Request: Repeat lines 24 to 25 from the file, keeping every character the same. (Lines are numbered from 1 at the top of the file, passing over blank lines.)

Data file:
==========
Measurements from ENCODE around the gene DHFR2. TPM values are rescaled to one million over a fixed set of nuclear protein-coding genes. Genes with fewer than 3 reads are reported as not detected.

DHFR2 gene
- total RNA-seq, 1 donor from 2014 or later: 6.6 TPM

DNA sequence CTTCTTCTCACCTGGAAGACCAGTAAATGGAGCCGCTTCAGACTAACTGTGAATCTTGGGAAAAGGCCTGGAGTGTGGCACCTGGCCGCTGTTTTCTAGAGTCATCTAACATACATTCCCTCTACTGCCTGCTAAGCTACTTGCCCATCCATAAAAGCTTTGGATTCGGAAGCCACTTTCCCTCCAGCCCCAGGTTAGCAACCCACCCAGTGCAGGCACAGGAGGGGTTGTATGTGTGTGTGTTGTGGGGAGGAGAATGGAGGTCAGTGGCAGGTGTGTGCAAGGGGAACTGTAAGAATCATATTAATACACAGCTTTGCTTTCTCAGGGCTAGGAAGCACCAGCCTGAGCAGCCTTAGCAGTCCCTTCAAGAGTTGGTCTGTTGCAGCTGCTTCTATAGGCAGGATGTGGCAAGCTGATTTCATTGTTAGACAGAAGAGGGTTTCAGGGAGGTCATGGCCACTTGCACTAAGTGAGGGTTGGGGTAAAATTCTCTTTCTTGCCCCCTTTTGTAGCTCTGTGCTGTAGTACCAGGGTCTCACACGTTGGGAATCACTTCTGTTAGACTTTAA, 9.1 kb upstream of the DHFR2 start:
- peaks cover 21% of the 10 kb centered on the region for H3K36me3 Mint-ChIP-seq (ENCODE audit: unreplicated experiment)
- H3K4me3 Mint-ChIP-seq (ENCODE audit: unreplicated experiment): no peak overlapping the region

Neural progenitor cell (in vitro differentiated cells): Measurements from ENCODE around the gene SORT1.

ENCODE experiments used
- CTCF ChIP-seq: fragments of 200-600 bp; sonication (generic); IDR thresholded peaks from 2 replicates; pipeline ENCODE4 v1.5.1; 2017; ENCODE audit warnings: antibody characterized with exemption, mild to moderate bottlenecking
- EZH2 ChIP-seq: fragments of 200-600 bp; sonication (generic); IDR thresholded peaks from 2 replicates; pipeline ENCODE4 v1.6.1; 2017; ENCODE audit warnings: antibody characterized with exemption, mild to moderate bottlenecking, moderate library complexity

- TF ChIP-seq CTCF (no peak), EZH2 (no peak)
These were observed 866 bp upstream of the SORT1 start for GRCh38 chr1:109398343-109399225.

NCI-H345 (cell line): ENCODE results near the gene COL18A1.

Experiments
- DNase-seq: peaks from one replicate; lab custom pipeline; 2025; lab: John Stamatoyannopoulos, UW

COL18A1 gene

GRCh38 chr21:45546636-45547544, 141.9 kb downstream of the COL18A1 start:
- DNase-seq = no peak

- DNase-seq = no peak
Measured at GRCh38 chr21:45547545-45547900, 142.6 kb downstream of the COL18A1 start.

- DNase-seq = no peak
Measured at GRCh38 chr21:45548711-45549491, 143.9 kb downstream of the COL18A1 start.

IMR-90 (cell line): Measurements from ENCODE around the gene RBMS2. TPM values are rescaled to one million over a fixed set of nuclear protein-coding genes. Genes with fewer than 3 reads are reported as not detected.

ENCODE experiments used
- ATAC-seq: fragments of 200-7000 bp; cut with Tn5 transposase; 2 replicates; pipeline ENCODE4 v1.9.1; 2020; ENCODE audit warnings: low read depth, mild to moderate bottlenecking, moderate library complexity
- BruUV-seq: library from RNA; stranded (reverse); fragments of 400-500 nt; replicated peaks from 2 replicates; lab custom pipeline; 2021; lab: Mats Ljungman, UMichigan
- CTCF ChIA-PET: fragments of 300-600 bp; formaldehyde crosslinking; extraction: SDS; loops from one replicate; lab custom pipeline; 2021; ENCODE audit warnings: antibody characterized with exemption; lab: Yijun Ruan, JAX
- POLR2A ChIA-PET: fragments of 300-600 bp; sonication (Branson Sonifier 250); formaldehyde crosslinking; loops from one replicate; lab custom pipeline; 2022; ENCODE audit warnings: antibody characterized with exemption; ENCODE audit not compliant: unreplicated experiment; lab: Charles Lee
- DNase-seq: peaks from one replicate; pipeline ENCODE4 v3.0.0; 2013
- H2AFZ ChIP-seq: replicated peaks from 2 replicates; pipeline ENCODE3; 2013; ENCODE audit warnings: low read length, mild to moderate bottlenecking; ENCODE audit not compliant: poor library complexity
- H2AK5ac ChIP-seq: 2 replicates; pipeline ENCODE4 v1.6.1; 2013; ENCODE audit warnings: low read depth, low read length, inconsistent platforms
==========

ENCODE experiments used
- ATAC-seq: fragments of 200-7000 bp; cut with Tn5 transposase; 2 replicates; pipeline ENCODE4 v1.9.1; 2020; ENCODE audit warnings: low read depth, mild to moderate bottlenecking, moderate library complexity